Product Design
  • Interview Excerpt: Mike Lear, VP/ACD, The Martin Agency, Richmond

    In case you missed yesterday’s post, check out some of Mike Lear’s work here.

    WS: What do you look for in a student what impresses you?

    ML: Great, simple thinking. In many different forms of media. I still see a lot of books that consist of print campaigns blown out into other media. And that’s not what I mean. That just tells me they don’t get it yet. I want to see great ideas, that are totally media agnostic. Maybe it’s an idea of how to use Twitter in a way I’ve never seen. Or…well, just lots of digital. I personally think all ideas should lead with digital, and there might be posters and traditional stuff that support it. But never the other way around. And students: Please, please, please stop trying to do TV. It’s never good. Ever.

    WS: How important is finish? If ideas are the most important thing, can sketches be enough? Do you look at actual books anymore, or is it all websites?

    ML: We never look at actual books here anymore. PDFs are how it starts, or websites. I don’t remember the last time I saw a physical book. And the finish question…yeah, that’s an important one. Some people, and schools, think finish isn’t as important anymore because the thinking and the ideas are what we are paid for. “We can find anyone to build it how we want it,” they say. Not so fast…I think you have to have both. And what’s wrong with that? But ideas are the most important thing. I would rather see a sketch of something killer over a gorgeous piece of dumb. But the idea of, “I’ll figure out my craft later,” no way. You would be dead here. We need people who can hit the ground running.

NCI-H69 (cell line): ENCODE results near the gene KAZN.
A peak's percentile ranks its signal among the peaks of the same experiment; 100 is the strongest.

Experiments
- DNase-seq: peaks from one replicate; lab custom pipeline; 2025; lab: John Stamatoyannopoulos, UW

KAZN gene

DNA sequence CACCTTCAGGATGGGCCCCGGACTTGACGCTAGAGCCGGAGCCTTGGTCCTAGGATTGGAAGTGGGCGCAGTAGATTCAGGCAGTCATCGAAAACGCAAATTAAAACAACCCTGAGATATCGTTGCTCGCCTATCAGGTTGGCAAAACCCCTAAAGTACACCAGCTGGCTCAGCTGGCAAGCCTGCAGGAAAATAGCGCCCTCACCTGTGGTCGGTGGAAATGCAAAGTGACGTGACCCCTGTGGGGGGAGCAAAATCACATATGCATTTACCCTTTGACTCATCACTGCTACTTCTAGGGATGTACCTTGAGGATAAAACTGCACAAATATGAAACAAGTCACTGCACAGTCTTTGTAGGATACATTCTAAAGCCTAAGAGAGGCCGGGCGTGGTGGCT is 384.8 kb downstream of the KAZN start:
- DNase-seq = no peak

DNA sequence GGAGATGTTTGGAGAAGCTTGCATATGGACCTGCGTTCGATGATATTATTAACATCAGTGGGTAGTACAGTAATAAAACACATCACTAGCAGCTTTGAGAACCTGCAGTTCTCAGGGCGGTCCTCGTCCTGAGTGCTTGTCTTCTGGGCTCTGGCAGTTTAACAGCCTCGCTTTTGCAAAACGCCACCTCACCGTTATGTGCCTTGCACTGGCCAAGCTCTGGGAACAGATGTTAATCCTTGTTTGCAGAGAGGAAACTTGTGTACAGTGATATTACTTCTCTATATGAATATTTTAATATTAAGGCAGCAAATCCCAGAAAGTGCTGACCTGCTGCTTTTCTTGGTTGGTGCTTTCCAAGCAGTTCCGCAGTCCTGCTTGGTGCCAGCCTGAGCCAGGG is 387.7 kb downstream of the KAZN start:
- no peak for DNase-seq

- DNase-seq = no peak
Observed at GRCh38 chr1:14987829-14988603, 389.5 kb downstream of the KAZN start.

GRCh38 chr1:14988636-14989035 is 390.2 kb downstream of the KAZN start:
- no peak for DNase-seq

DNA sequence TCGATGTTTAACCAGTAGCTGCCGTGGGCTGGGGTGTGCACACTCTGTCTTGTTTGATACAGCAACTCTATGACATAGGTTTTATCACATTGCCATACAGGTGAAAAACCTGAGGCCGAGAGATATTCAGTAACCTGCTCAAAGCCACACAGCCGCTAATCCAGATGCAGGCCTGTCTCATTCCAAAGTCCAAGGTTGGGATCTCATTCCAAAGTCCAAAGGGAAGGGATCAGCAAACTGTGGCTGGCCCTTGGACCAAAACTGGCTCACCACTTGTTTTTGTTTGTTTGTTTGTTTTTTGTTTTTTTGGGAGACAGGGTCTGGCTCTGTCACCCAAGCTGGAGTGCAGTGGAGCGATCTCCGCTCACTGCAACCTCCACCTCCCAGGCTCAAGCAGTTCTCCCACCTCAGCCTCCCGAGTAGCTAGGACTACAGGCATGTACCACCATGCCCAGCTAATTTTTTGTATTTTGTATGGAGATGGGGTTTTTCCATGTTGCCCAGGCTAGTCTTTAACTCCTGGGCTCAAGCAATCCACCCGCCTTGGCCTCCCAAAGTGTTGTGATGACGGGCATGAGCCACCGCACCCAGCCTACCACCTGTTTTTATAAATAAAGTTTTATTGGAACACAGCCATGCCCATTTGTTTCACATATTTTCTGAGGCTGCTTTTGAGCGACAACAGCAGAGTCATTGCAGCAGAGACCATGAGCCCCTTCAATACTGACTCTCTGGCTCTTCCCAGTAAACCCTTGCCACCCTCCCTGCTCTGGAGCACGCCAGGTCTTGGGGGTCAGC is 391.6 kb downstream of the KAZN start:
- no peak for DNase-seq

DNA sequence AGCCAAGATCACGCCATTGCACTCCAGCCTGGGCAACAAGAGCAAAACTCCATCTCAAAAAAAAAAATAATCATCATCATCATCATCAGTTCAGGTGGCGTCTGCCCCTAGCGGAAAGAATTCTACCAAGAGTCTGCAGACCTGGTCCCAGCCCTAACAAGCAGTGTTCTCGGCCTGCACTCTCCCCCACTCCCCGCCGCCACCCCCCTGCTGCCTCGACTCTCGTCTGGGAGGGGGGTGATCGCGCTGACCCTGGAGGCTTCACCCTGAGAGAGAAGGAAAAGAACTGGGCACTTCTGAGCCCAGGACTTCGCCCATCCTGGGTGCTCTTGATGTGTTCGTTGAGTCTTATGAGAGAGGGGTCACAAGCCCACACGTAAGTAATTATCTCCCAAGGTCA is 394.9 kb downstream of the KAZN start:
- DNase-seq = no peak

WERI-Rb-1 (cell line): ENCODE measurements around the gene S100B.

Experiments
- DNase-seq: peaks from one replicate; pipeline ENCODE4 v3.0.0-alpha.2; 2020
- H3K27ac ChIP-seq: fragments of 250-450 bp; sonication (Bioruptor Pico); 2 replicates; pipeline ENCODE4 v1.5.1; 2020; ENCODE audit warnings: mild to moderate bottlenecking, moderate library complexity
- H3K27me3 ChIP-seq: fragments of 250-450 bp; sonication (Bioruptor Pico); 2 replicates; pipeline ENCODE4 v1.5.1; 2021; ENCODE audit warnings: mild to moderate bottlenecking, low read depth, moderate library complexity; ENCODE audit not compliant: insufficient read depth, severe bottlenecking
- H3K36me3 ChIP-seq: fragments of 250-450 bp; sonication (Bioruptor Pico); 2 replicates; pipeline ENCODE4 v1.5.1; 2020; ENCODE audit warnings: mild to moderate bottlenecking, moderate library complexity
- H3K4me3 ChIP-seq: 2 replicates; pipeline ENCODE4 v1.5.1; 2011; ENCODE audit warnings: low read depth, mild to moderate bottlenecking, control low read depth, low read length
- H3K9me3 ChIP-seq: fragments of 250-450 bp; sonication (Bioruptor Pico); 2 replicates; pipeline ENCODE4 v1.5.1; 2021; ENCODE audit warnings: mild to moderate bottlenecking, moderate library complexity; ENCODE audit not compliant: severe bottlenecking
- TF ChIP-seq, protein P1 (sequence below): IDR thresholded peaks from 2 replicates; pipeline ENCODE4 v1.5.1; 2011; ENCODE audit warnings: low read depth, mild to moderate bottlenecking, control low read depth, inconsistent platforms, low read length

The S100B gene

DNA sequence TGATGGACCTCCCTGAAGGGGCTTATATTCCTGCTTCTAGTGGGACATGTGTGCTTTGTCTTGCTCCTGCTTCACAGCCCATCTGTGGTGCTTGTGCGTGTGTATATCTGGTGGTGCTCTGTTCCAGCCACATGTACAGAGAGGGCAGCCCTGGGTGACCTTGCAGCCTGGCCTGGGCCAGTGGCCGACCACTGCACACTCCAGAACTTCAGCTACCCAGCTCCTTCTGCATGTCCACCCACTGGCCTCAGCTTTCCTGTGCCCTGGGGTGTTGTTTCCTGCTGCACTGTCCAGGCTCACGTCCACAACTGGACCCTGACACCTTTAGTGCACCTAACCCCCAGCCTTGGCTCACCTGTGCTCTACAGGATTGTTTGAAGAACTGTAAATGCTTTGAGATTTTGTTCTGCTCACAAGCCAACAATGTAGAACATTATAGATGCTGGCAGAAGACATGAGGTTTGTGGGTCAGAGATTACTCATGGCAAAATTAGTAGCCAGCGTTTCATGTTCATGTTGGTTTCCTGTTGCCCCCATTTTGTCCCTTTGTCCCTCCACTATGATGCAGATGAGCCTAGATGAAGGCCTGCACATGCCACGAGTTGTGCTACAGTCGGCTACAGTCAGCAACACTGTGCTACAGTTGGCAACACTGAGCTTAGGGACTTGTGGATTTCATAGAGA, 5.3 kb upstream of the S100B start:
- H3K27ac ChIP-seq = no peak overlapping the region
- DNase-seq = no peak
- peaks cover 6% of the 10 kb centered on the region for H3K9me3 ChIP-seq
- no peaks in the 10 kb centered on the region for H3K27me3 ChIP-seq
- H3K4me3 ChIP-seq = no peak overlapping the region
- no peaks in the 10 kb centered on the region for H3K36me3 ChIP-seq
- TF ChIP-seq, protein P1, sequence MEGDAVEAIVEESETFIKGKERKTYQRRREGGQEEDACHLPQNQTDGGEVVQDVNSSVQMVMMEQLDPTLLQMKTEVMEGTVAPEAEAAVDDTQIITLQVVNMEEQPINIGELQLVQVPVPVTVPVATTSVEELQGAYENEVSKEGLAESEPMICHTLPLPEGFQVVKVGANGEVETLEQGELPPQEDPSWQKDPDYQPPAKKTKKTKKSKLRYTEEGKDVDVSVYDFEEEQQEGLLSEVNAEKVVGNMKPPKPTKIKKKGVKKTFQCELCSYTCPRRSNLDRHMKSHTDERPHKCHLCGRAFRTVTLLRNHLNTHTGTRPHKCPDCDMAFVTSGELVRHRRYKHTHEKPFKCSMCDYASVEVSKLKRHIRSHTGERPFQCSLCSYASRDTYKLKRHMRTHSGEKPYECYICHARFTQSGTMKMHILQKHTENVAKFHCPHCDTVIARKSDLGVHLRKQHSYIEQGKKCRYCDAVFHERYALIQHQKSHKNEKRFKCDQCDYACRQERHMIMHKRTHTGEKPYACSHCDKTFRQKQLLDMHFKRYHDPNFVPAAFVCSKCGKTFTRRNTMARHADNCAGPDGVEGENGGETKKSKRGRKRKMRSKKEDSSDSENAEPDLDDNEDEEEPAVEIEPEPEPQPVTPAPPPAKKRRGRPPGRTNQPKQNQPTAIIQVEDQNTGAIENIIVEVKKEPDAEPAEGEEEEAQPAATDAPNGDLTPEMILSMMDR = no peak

WS: How important is copy? Do you need to see long-copy ads?

    ML: All I want is some sense of voice from a writer. Maybe it’s long copy, but maybe it’s just a few lines on a website that are lovely. But in my opinion, gone are the days of the mandatory long-copy campaign. Prove to me you can write well. That’s it.

    WS: What do you think of showing work that is not advertising? Things like art, journal writing, photography, hobbies, etc.

    ML: As long as they’re ideas. Journal writing: I don’t think so. Photography: eh, maybe. But I am going to hire you because I see thinking that I wish I did. That’s it. That’s my meter. When I see a campaign that makes something inside me just a little sick, a little green…that’s what I want. Sometimes I see a campaign that I just go, “Ugh…dammit.” And that’s it. You have me. So, no, I don’t care if they’re ads. The ultimate example is Banksy. He’s an artist, sure. But what makes him different is he is conceptual. His ideas are sickeningly great and tight.

    Read the full interview in BREAKING IN: Learn more about the book or Buy it on Amazon

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